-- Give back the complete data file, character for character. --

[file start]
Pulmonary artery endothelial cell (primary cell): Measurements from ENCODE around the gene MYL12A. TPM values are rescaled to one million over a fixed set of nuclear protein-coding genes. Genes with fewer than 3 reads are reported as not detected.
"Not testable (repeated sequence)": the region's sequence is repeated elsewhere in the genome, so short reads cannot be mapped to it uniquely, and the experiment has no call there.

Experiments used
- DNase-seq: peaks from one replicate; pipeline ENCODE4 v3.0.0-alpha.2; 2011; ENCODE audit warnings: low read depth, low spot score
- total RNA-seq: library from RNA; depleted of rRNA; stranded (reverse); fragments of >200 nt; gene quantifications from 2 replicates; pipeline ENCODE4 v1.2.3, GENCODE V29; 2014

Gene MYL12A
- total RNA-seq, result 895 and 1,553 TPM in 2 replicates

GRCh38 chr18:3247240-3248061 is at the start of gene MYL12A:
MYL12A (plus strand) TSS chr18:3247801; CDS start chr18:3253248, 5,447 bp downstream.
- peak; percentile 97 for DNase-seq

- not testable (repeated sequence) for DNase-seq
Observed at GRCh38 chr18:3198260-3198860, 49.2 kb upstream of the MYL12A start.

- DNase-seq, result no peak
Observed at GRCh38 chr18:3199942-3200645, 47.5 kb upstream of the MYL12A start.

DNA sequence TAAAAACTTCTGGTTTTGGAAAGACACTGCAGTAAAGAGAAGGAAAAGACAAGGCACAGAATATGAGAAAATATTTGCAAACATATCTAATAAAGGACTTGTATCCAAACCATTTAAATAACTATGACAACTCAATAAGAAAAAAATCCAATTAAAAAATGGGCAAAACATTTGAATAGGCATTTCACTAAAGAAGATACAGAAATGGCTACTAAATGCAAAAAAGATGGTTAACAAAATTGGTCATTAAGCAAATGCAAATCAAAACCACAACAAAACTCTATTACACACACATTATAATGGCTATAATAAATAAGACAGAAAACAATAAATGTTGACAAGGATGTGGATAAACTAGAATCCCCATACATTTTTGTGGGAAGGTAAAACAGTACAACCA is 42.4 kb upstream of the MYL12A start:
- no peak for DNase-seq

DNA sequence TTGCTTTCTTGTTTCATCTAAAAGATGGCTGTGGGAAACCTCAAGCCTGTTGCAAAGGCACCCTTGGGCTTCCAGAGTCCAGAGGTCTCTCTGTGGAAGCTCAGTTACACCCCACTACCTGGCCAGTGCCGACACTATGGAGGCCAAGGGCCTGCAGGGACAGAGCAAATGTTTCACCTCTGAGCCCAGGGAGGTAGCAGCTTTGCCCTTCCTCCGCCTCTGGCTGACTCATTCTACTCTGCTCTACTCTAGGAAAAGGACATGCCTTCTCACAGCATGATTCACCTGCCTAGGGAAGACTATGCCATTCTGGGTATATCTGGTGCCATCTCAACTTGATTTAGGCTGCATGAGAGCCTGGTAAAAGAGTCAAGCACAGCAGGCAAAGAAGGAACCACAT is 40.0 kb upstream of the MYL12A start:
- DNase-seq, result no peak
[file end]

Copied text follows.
Pulmonary artery endothelial cell (primary cell): Measurements from ENCODE around the gene MYL12A. TPM values are rescaled to one million over a fixed set of nuclear protein-coding genes. Genes with fewer than 3 reads are reported as not detected.
"Not testable (repeated sequence)": the region's sequence is repeated elsewhere in the genome, so short reads cannot be mapped to it uniquely, and the experiment has no call there.

Experiments used
- DNase-seq: peaks from one replicate; pipeline ENCODE4 v3.0.0-alpha.2; 2011; ENCODE audit warnings: low read depth, low spot score
- total RNA-seq: library from RNA; depleted of rRNA; stranded (reverse); fragments of >200 nt; gene quantifications from 2 replicates; pipeline ENCODE4 v1.2.3, GENCODE V29; 2014

Gene MYL12A
- total RNA-seq, result 895 and 1,553 TPM in 2 replicates

GRCh38 chr18:3247240-3248061 is at the start of gene MYL12A:
MYL12A (plus strand) TSS chr18:3247801; CDS start chr18:3253248, 5,447 bp downstream.
- peak; percentile 97 for DNase-seq

- not testable (repeated sequence) for DNase-seq
Observed at GRCh38 chr18:3198260-3198860, 49.2 kb upstream of the MYL12A start.

- DNase-seq, result no peak
Observed at GRCh38 chr18:3199942-3200645, 47.5 kb upstream of the MYL12A start.

DNA sequence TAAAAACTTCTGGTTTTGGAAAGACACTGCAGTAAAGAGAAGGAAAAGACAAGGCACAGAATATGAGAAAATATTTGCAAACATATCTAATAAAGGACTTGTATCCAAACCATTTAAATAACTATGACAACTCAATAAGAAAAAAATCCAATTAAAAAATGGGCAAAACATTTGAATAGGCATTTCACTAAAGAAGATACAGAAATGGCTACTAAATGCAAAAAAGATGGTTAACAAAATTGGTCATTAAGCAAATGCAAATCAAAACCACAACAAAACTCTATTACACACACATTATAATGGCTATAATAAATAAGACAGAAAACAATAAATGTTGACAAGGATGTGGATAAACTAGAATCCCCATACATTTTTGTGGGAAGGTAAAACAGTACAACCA is 42.4 kb upstream of the MYL12A start:
- no peak for DNase-seq

DNA sequence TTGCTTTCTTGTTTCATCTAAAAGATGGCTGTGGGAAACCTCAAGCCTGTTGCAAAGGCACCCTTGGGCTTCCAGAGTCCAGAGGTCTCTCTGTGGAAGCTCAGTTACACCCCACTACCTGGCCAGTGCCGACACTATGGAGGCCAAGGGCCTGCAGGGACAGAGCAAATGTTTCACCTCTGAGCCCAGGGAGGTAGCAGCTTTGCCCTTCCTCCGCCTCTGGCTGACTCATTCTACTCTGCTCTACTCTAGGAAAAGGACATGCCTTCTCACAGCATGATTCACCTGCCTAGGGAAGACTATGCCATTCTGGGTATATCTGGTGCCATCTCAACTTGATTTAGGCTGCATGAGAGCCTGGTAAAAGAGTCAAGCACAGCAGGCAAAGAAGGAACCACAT is 40.0 kb upstream of the MYL12A start:
- DNase-seq, result no peak